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FREEDOM OF SPEECH AND WORLD WAR I: Should Charles Schenck Have Gone to Jail for Encouraging Others to Oppose the Draft?
In 1917, Charles Schenck distributed 15,000 pamphlets encouraging Americans to oppose the draft, which had been established during World War I. Schenck was arrested under the Espionage Act, which forbade interference in military recruitment and banned materials that might be used to undermine the war effort from being sent by mail. Schenck appealed his conviction to the U.S. Supreme Court, which for the first time considered the extent to which the federal government could restrict speech. Supporters of Schenck’s conviction argued that many forms of speech are subject to restriction, such as perjury, libel, slander, violent threats, and inciting others to commit crimes. The First Amendment to the U.S. Constitution only bars censorship in advance of an act of speech, they contended, but does not prevent punishment for the consequences of speech. Opponents of Schenck’s conviction contended that Schenck’s distribution of pamphlets had no real impact on the draft, and that reasonable restrictions on free speech should only include actions that present an obvious and immediate threat to the war effort. If judges and juries can decide the intent of the speaker in deciding whether an act of speech is a crime, they contended, then no act of speech is safe.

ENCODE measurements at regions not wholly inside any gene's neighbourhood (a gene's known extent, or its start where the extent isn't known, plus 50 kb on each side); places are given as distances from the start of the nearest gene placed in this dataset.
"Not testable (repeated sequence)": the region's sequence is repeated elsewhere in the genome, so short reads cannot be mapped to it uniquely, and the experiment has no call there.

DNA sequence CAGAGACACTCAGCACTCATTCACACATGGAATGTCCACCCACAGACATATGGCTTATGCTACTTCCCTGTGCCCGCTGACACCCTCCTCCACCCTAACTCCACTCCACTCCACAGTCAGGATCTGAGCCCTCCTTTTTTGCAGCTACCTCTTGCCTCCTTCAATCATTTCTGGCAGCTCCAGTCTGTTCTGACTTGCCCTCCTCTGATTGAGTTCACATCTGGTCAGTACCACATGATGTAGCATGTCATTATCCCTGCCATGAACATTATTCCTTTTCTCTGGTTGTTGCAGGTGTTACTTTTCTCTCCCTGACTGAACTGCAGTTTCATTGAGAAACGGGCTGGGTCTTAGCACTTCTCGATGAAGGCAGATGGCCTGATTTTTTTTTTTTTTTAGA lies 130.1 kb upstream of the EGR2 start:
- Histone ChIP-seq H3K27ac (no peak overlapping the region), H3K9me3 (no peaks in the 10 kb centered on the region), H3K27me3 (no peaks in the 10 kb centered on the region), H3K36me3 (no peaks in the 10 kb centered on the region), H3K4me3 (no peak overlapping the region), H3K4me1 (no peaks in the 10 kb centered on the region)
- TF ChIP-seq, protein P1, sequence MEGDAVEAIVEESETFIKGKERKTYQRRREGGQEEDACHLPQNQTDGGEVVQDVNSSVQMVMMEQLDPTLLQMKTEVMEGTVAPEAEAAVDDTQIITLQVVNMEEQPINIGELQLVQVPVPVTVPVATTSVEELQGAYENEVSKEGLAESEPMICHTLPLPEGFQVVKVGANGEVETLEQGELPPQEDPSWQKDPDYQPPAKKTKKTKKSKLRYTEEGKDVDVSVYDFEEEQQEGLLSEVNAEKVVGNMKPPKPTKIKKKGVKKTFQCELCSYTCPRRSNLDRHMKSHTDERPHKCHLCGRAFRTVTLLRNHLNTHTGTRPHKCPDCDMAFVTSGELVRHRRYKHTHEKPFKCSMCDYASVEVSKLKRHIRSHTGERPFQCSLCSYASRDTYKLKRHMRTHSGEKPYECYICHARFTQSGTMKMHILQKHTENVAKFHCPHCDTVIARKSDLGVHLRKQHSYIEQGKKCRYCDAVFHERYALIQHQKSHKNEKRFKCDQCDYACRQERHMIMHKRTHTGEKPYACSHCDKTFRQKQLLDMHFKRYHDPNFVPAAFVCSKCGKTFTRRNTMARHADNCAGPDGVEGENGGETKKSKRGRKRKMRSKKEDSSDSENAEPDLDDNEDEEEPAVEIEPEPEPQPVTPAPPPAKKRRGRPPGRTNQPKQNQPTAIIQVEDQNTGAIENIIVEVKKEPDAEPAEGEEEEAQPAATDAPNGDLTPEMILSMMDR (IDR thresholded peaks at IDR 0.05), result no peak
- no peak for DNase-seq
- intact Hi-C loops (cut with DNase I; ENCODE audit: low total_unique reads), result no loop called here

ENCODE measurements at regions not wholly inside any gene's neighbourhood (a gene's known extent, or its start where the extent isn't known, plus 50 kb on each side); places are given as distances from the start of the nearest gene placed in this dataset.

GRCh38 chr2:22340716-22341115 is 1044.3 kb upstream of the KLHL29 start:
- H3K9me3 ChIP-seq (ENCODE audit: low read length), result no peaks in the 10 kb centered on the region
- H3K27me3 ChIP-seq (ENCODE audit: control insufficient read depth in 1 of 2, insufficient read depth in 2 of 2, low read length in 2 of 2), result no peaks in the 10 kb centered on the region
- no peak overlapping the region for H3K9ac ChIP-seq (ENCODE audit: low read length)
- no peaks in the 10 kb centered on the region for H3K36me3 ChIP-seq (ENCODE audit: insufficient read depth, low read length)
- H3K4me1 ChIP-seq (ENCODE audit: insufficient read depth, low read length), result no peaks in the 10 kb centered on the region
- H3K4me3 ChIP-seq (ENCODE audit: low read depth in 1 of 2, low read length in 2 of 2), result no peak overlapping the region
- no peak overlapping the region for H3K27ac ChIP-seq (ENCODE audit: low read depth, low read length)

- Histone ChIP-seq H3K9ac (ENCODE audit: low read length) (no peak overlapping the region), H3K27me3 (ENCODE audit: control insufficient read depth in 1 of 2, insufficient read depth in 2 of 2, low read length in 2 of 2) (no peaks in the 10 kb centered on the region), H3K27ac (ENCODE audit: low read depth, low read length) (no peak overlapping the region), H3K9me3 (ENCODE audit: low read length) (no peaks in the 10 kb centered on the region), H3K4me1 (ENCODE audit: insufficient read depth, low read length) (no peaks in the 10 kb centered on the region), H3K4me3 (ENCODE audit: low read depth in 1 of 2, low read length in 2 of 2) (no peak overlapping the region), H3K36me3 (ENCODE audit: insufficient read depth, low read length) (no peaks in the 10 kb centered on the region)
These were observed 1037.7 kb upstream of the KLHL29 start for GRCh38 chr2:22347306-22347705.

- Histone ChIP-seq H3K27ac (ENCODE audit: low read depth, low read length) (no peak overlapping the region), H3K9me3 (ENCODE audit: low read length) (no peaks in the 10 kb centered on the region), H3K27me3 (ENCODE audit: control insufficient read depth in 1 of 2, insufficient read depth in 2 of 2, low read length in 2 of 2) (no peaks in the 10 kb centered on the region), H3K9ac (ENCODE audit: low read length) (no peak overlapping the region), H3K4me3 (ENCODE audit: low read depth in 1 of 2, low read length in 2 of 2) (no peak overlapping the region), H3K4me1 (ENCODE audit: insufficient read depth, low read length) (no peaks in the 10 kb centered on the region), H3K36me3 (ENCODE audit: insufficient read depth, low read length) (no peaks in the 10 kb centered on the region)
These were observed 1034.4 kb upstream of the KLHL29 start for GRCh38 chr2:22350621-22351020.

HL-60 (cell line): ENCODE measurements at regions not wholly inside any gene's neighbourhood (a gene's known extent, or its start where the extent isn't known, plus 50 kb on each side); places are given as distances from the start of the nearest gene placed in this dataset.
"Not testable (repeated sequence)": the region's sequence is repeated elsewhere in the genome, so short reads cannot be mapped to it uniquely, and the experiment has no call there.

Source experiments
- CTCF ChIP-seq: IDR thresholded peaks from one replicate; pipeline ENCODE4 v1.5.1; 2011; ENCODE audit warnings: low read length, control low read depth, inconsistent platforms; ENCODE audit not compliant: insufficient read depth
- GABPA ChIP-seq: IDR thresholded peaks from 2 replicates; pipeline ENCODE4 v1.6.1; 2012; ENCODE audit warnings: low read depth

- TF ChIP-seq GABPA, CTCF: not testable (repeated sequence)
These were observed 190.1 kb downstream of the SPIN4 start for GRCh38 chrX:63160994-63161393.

Let your students get the facts and decide for themselves: Should Charles Schenck have gone to jail for encouraging others to oppose the draft during World War I? Be sure to check out Issues & Controversies in American History’s clear and unbiased examination of freedom of speech during World War I this month.
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